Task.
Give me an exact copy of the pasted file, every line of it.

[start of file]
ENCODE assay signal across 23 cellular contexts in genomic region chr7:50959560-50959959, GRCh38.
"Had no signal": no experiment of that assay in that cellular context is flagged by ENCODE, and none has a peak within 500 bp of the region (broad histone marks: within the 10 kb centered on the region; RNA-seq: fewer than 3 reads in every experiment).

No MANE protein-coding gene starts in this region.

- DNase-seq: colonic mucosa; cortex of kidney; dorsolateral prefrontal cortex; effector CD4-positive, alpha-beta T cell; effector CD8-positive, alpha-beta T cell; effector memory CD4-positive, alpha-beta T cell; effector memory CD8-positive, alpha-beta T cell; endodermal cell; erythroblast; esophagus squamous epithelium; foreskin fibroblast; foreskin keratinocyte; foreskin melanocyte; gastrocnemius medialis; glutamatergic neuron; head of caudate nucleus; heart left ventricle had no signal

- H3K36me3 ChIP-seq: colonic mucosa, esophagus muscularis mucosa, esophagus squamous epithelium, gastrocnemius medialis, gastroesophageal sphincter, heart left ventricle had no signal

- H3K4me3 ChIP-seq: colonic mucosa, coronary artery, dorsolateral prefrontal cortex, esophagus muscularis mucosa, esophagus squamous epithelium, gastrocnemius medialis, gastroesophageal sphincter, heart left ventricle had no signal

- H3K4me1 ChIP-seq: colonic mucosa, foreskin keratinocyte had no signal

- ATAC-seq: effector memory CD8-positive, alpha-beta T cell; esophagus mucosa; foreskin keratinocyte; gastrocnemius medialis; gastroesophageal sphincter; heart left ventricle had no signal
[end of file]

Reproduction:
ENCODE assay signal across 23 cellular contexts in genomic region chr7:50959560-50959959, GRCh38.
"Had no signal": no experiment of that assay in that cellular context is flagged by ENCODE, and none has a peak within 500 bp of the region (broad histone marks: within the 10 kb centered on the region; RNA-seq: fewer than 3 reads in every experiment).

No MANE protein-coding gene starts in this region.

- DNase-seq: colonic mucosa; cortex of kidney; dorsolateral prefrontal cortex; effector CD4-positive, alpha-beta T cell; effector CD8-positive, alpha-beta T cell; effector memory CD4-positive, alpha-beta T cell; effector memory CD8-positive, alpha-beta T cell; endodermal cell; erythroblast; esophagus squamous epithelium; foreskin fibroblast; foreskin keratinocyte; foreskin melanocyte; gastrocnemius medialis; glutamatergic neuron; head of caudate nucleus; heart left ventricle had no signal

- H3K36me3 ChIP-seq: colonic mucosa, esophagus muscularis mucosa, esophagus squamous epithelium, gastrocnemius medialis, gastroesophageal sphincter, heart left ventricle had no signal

- H3K4me3 ChIP-seq: colonic mucosa, coronary artery, dorsolateral prefrontal cortex, esophagus muscularis mucosa, esophagus squamous epithelium, gastrocnemius medialis, gastroesophageal sphincter, heart left ventricle had no signal

- H3K4me1 ChIP-seq: colonic mucosa, foreskin keratinocyte had no signal

- ATAC-seq: effector memory CD8-positive, alpha-beta T cell; esophagus mucosa; foreskin keratinocyte; gastrocnemius medialis; gastroesophageal sphincter; heart left ventricle had no signal